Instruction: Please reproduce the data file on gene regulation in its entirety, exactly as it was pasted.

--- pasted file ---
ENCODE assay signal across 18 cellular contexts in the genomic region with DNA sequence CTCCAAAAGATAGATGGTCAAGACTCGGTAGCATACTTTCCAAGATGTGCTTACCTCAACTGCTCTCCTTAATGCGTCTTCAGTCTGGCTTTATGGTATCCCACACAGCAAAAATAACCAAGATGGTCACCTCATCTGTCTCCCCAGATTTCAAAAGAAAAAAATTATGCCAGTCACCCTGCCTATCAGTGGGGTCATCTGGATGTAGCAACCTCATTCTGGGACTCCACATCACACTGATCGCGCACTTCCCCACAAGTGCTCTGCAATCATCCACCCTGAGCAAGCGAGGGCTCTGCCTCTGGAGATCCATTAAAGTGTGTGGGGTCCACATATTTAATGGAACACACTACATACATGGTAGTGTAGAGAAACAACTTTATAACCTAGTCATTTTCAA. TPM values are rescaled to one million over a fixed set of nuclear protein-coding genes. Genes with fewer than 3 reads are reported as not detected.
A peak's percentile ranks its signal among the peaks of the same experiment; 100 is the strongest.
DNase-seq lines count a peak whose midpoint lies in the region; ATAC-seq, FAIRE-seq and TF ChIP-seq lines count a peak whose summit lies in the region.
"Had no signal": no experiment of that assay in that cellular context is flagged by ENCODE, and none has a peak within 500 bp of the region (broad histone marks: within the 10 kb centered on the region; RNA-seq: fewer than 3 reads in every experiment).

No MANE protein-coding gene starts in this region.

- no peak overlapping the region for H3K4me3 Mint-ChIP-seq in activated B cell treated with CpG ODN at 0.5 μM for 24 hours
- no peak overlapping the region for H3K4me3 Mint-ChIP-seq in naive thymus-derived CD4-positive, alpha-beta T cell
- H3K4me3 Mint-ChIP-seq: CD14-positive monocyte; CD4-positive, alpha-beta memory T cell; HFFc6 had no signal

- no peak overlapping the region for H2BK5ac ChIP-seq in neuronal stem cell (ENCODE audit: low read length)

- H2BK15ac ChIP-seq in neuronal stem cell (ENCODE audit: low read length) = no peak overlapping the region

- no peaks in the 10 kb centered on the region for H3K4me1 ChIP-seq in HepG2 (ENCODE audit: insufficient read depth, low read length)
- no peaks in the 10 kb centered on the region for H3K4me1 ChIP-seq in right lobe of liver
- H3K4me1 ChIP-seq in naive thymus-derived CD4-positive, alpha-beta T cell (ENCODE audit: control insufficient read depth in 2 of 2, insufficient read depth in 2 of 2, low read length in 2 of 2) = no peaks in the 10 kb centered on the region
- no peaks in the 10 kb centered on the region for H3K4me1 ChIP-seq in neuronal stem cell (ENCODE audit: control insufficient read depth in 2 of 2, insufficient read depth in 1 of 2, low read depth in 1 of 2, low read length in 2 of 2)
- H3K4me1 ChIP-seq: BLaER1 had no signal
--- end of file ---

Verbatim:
ENCODE assay signal across 18 cellular contexts in the genomic region with DNA sequence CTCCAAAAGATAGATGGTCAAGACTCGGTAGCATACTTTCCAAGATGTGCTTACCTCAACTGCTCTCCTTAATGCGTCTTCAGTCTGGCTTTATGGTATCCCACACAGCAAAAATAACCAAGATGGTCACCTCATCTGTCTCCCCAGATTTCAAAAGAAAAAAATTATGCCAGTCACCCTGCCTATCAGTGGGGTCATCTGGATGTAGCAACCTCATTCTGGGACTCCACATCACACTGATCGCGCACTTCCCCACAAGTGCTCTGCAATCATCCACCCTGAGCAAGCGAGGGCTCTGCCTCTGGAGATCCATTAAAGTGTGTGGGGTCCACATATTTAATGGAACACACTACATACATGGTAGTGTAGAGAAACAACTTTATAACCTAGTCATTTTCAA. TPM values are rescaled to one million over a fixed set of nuclear protein-coding genes. Genes with fewer than 3 reads are reported as not detected.
A peak's percentile ranks its signal among the peaks of the same experiment; 100 is the strongest.
DNase-seq lines count a peak whose midpoint lies in the region; ATAC-seq, FAIRE-seq and TF ChIP-seq lines count a peak whose summit lies in the region.
"Had no signal": no experiment of that assay in that cellular context is flagged by ENCODE, and none has a peak within 500 bp of the region (broad histone marks: within the 10 kb centered on the region; RNA-seq: fewer than 3 reads in every experiment).

No MANE protein-coding gene starts in this region.

- no peak overlapping the region for H3K4me3 Mint-ChIP-seq in activated B cell treated with CpG ODN at 0.5 μM for 24 hours
- no peak overlapping the region for H3K4me3 Mint-ChIP-seq in naive thymus-derived CD4-positive, alpha-beta T cell
- H3K4me3 Mint-ChIP-seq: CD14-positive monocyte; CD4-positive, alpha-beta memory T cell; HFFc6 had no signal

- no peak overlapping the region for H2BK5ac ChIP-seq in neuronal stem cell (ENCODE audit: low read length)

- H2BK15ac ChIP-seq in neuronal stem cell (ENCODE audit: low read length) = no peak overlapping the region

- no peaks in the 10 kb centered on the region for H3K4me1 ChIP-seq in HepG2 (ENCODE audit: insufficient read depth, low read length)
- no peaks in the 10 kb centered on the region for H3K4me1 ChIP-seq in right lobe of liver
- H3K4me1 ChIP-seq in naive thymus-derived CD4-positive, alpha-beta T cell (ENCODE audit: control insufficient read depth in 2 of 2, insufficient read depth in 2 of 2, low read length in 2 of 2) = no peaks in the 10 kb centered on the region
- no peaks in the 10 kb centered on the region for H3K4me1 ChIP-seq in neuronal stem cell (ENCODE audit: control insufficient read depth in 2 of 2, insufficient read depth in 1 of 2, low read depth in 1 of 2, low read length in 2 of 2)
- H3K4me1 ChIP-seq: BLaER1 had no signal